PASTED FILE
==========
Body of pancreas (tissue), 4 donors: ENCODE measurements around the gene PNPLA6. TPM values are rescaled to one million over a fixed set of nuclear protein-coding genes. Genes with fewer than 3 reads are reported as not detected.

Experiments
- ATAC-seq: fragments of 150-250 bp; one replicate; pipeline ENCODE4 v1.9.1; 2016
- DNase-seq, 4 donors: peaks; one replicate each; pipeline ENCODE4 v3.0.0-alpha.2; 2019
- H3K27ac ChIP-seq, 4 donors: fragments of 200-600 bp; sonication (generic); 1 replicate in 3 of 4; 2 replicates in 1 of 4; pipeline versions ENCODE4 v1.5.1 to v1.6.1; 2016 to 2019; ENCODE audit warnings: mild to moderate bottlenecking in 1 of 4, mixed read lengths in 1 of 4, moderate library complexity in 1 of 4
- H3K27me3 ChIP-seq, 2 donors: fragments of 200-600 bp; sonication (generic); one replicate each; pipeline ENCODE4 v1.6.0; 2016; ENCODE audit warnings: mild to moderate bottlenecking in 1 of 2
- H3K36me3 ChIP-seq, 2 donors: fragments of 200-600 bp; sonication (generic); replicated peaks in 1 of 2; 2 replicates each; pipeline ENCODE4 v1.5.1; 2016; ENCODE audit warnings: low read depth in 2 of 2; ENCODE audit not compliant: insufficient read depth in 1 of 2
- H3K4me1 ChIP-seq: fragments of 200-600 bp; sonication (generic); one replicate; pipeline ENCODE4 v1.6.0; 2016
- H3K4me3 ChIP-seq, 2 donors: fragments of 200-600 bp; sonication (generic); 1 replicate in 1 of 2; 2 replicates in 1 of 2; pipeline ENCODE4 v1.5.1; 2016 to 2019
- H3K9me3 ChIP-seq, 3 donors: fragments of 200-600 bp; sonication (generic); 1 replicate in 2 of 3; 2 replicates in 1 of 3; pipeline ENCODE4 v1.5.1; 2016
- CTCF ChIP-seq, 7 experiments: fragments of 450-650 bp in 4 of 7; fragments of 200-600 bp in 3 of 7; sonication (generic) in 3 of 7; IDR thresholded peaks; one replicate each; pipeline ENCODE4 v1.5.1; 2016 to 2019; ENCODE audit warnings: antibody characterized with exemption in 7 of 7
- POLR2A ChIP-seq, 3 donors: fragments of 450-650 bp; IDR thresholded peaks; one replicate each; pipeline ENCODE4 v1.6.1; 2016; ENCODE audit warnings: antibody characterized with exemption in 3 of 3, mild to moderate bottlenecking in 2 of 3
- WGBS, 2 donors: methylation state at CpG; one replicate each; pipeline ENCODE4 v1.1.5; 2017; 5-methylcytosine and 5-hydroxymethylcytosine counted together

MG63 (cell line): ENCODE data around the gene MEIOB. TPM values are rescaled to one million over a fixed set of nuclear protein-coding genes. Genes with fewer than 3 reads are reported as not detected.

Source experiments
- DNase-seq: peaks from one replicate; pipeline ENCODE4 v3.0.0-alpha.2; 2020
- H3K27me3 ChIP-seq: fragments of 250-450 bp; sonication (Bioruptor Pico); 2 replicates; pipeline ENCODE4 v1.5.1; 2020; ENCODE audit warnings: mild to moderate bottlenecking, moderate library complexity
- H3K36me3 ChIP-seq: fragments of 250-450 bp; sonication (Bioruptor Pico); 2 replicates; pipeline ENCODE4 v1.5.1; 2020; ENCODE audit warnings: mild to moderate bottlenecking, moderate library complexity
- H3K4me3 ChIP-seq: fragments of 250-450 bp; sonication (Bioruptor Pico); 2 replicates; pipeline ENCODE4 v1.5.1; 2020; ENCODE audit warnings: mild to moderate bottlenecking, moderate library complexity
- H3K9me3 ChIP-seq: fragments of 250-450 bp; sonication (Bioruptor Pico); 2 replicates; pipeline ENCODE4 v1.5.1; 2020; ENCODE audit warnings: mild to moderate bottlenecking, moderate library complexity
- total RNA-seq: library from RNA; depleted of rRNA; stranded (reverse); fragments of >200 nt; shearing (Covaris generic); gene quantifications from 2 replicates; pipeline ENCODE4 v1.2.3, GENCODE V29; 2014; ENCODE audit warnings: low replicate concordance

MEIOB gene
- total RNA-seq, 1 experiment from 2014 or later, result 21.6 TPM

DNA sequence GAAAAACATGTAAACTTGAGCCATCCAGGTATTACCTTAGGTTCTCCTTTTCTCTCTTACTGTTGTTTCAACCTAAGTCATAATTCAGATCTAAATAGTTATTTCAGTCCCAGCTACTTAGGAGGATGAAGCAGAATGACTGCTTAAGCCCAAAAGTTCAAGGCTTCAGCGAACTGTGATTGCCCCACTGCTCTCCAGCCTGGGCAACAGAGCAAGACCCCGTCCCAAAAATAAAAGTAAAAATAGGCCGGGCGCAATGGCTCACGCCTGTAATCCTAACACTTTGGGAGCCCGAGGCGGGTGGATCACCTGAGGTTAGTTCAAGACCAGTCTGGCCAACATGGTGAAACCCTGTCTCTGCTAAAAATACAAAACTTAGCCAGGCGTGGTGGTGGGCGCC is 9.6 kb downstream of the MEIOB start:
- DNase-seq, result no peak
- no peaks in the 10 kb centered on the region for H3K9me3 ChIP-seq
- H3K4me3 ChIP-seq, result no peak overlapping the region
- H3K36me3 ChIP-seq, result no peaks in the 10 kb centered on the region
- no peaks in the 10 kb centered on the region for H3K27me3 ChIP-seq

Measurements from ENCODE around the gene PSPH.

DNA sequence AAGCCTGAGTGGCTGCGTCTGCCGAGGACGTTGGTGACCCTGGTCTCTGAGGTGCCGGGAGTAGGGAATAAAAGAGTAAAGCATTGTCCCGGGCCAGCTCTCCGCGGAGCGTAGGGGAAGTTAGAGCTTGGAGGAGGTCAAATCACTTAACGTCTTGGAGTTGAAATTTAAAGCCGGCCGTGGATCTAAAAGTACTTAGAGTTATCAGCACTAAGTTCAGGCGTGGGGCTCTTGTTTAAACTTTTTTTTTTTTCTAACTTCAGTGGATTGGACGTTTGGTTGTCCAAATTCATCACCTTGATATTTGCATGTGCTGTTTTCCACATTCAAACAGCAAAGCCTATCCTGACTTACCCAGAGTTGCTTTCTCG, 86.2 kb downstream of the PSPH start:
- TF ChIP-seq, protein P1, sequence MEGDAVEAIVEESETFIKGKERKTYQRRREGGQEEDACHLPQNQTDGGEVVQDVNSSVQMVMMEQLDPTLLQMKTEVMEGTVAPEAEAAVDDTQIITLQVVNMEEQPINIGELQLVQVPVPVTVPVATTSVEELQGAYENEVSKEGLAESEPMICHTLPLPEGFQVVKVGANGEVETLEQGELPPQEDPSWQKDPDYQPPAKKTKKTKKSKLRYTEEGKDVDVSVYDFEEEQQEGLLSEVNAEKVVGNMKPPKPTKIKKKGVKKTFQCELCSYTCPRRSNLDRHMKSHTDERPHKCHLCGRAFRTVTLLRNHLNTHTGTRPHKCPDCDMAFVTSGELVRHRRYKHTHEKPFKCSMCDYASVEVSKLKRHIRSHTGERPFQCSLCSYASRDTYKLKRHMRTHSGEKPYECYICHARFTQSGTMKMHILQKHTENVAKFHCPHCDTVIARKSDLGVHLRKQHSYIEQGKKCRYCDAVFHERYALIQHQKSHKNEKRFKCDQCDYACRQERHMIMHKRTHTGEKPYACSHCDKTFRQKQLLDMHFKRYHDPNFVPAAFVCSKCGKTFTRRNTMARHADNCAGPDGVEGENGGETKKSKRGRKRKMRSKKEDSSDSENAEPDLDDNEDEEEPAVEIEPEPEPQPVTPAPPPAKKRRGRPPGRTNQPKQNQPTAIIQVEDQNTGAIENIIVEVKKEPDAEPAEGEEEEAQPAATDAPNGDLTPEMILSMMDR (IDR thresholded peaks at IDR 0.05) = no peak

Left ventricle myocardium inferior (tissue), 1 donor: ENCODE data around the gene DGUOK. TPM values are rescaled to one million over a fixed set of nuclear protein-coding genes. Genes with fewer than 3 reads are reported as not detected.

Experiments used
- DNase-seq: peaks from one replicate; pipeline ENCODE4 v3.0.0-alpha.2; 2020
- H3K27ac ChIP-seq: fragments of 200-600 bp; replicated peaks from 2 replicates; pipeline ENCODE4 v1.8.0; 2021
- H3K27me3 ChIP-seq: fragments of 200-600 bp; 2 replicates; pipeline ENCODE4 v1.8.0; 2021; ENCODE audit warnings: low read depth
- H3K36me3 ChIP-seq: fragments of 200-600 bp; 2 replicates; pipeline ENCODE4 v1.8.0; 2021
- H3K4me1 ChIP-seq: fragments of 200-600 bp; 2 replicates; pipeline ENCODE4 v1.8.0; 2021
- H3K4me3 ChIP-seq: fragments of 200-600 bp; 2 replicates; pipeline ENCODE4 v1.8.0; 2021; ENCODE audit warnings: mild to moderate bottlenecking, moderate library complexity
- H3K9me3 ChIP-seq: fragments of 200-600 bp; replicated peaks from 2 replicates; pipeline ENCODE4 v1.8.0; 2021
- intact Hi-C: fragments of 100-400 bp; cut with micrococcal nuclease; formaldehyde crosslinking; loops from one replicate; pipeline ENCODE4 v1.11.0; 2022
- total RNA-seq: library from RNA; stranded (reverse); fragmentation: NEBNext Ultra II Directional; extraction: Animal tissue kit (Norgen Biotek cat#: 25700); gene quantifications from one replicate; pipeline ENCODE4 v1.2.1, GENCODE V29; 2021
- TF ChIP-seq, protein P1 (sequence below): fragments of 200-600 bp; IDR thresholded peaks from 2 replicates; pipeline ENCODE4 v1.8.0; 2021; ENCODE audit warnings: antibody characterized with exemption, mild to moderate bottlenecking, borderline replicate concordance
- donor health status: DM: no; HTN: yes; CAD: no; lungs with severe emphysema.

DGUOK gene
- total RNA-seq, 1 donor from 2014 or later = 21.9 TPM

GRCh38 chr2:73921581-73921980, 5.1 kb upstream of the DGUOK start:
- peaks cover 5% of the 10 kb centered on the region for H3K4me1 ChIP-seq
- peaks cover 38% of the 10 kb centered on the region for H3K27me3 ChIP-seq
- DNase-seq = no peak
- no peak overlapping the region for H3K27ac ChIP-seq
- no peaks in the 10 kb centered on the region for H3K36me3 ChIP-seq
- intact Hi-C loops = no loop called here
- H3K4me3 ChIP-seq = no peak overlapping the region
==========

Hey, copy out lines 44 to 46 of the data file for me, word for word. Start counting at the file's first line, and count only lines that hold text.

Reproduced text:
- TF ChIP-seq, protein P1 (sequence below): fragments of 200-600 bp; IDR thresholded peaks from 2 replicates; pipeline ENCODE4 v1.8.0; 2021; ENCODE audit warnings: antibody characterized with exemption, mild to moderate bottlenecking, borderline replicate concordance
- donor health status: DM: no; HTN: yes; CAD: no; lungs with severe emphysema.

DGUOK gene